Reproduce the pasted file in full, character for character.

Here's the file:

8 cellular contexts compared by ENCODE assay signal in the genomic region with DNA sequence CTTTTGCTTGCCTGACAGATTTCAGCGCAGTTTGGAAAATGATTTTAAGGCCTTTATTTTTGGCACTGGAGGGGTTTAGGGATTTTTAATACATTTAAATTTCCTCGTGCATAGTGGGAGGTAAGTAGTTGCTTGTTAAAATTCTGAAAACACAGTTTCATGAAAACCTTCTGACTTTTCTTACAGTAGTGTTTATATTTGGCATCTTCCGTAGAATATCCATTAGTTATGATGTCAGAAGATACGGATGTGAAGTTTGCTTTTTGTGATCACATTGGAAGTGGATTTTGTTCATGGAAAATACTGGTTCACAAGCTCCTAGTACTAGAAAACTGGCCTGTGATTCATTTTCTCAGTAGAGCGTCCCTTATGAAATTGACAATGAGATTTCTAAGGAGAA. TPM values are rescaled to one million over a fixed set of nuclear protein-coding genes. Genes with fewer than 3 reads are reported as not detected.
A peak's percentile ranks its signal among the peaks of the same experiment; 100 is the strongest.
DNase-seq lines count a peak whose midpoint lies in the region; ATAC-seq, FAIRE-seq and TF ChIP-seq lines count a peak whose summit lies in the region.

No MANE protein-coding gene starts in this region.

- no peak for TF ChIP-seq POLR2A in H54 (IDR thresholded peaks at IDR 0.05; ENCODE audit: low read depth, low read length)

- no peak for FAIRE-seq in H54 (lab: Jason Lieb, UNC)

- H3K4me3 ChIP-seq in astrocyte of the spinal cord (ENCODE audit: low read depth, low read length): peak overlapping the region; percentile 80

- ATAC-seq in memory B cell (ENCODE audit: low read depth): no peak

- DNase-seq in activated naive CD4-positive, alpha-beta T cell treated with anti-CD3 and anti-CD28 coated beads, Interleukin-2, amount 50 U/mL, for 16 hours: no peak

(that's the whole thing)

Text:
8 cellular contexts compared by ENCODE assay signal in the genomic region with DNA sequence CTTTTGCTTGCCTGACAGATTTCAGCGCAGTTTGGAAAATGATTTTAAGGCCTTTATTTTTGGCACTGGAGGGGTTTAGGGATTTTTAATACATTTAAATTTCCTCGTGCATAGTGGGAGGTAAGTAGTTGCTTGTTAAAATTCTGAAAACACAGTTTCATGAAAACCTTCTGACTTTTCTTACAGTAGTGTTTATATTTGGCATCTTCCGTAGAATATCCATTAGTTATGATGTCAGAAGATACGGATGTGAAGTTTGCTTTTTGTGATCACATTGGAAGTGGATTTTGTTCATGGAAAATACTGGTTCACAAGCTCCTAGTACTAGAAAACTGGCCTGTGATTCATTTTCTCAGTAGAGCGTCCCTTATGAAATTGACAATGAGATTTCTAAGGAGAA. TPM values are rescaled to one million over a fixed set of nuclear protein-coding genes. Genes with fewer than 3 reads are reported as not detected.
A peak's percentile ranks its signal among the peaks of the same experiment; 100 is the strongest.
DNase-seq lines count a peak whose midpoint lies in the region; ATAC-seq, FAIRE-seq and TF ChIP-seq lines count a peak whose summit lies in the region.

No MANE protein-coding gene starts in this region.

- no peak for TF ChIP-seq POLR2A in H54 (IDR thresholded peaks at IDR 0.05; ENCODE audit: low read depth, low read length)

- no peak for FAIRE-seq in H54 (lab: Jason Lieb, UNC)

- H3K4me3 ChIP-seq in astrocyte of the spinal cord (ENCODE audit: low read depth, low read length): peak overlapping the region; percentile 80

- ATAC-seq in memory B cell (ENCODE audit: low read depth): no peak

- DNase-seq in activated naive CD4-positive, alpha-beta T cell treated with anti-CD3 and anti-CD28 coated beads, Interleukin-2, amount 50 U/mL, for 16 hours: no peak